Even with years of stage experience I still find that I experience a certain level of stress before performing a speech. It was one of the main reasons why I joined Toastmasters to begin with. I had little problems handling someone else’s material, and did quite well in Improvisation when working with a group that I could bounce ideas off of, however I had not perfected the art of relying on myself for all the materials involved before.
I had written monologues back in high school and tried my hand as a disc jockey in college, but these didn’t count in the same way to me as standing in a room with adults and entertaining them with my own words. It’s one of the reasons I never pursued stand-up comedy up to this point. I was advised to by a number of people as I’ve been known to come up with quite a few zingers in my time, but it wasn’t a place I felt ready to go.
The interesting thing is, this has nothing to do with speaking in public. One, Fifty, Five Thousand, it doesn’t matter. I am quite comfortable being in front of people. Where my anxieties always lie is in the material. When I am in improv mode, I’m not that worried about making mistakes. I can always change tactic and make up something to make my phrasing sound coherent. However with a prepared speech things are completely different.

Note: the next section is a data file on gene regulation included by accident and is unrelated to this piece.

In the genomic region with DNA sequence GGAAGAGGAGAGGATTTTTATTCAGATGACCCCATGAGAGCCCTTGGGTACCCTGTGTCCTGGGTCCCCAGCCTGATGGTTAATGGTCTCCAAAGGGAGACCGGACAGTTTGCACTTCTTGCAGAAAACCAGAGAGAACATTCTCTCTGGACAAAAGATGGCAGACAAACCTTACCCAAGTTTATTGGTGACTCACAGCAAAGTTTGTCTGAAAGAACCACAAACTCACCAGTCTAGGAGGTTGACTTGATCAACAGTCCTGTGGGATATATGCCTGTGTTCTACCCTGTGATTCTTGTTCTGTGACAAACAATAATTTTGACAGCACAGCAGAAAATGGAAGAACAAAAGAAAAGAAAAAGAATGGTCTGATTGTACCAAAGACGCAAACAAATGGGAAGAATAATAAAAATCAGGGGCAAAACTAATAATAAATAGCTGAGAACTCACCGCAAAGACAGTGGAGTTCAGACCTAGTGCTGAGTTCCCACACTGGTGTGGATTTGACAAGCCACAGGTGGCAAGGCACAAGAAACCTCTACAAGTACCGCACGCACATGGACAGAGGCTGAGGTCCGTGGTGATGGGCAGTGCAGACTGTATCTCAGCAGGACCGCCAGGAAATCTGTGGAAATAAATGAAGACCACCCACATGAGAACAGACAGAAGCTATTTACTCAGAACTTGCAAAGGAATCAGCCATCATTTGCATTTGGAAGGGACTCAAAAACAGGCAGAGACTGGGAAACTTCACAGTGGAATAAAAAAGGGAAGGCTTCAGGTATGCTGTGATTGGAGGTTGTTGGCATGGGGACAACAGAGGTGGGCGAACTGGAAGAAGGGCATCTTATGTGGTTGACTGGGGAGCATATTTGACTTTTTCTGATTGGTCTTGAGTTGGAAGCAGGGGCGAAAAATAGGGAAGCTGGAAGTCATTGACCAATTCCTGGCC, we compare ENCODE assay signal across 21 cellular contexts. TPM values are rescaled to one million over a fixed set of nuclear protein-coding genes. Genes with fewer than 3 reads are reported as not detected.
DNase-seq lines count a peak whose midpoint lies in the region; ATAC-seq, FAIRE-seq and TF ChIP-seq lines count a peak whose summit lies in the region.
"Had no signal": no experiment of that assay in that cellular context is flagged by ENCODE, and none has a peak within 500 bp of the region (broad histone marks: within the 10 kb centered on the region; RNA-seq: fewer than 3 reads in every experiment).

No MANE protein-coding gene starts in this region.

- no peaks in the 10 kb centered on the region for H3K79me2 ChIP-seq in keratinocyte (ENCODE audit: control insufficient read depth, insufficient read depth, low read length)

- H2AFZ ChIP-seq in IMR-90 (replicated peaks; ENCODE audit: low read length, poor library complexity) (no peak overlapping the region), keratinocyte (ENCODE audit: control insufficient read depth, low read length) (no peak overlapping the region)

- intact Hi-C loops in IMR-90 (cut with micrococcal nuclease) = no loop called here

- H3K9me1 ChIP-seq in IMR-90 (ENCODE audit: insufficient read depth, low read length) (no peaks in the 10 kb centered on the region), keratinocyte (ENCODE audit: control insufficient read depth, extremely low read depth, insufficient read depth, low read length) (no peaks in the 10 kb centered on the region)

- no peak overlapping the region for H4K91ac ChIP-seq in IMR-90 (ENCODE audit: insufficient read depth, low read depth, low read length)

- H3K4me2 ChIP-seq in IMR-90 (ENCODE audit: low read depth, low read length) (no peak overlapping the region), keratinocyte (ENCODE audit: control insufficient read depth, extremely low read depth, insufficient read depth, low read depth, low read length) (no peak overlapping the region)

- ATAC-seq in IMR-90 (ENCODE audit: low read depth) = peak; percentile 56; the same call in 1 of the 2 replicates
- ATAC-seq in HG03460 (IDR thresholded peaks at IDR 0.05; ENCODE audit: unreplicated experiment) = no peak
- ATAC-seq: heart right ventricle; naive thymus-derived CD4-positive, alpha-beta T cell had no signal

Ironically, the more that I prepare my material the more nervous I feel in the hours leading up to my performance. As the writer of said speech I have an artistic pride in doing it exactly right…and my pride can be pretty big sometimes. Like most artists out there, I am my own worst critic and I hate being mad at myself. So, I stress the entire day away, working out the best methods to not allow that to happen.
It has served me well, I guess. My energy and enthusaism tend to be at their peak when I speak. I’ve been told by some I make it look easy. But what my audience doesn’t see if that the entire day leading up to that moment has usually been laid to waste. I can’t concentrate on anything else, I’m withdrawn into my own thoughts half the time and I pace around like a crazed tower guard.
Those of you out there who think they are no good at public speaking because they get nervous…take heart. Even the most experienced of us have our nerves and stresses. It’s all part of the learning experience of being a public speaker or actor or even a comedian. My own education is in going easier on myself, allowing the natural side of delivering my speech to flow better and to take more pleasure in what I do.
If I can’t have fun, why do it at all?